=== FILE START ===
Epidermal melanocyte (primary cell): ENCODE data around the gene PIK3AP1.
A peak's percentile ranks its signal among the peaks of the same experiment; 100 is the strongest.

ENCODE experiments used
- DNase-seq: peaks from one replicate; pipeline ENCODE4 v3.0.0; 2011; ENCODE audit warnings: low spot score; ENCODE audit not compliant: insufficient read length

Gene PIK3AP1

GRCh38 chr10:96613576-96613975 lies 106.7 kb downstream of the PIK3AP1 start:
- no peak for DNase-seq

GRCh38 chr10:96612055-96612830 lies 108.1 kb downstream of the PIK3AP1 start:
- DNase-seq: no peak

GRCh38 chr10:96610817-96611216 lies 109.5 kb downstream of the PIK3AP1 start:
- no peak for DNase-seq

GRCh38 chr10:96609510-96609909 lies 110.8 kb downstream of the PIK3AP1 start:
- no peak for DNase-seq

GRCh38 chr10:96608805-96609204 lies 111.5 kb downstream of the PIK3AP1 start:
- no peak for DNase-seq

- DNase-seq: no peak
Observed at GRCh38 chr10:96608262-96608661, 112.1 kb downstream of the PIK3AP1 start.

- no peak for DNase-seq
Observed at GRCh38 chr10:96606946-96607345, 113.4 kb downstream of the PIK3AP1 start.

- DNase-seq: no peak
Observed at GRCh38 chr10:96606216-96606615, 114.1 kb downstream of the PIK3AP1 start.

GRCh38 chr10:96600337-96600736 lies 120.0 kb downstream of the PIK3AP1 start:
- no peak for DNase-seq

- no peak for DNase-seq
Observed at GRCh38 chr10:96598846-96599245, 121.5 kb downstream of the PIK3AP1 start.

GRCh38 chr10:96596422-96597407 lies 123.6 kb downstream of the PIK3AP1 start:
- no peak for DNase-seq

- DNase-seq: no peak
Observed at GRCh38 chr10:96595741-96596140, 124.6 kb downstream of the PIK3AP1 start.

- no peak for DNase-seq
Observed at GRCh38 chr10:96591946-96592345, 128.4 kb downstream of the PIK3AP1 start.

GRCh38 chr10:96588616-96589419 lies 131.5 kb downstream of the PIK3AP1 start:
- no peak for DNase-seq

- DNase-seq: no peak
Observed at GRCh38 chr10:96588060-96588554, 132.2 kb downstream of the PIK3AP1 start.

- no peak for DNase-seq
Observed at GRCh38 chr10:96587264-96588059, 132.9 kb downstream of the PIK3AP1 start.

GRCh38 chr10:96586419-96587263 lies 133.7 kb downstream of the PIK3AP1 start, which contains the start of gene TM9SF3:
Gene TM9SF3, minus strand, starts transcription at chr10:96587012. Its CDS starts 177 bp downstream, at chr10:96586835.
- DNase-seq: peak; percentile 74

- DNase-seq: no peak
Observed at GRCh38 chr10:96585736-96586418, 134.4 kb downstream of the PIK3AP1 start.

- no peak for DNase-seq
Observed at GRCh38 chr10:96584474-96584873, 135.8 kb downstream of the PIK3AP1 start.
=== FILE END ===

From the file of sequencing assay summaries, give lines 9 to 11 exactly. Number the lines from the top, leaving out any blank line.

- DNase-seq: no peak

GRCh38 chr10:96610817-96611216 lies 109.5 kb downstream of the PIK3AP1 start:
- no peak for DNase-seq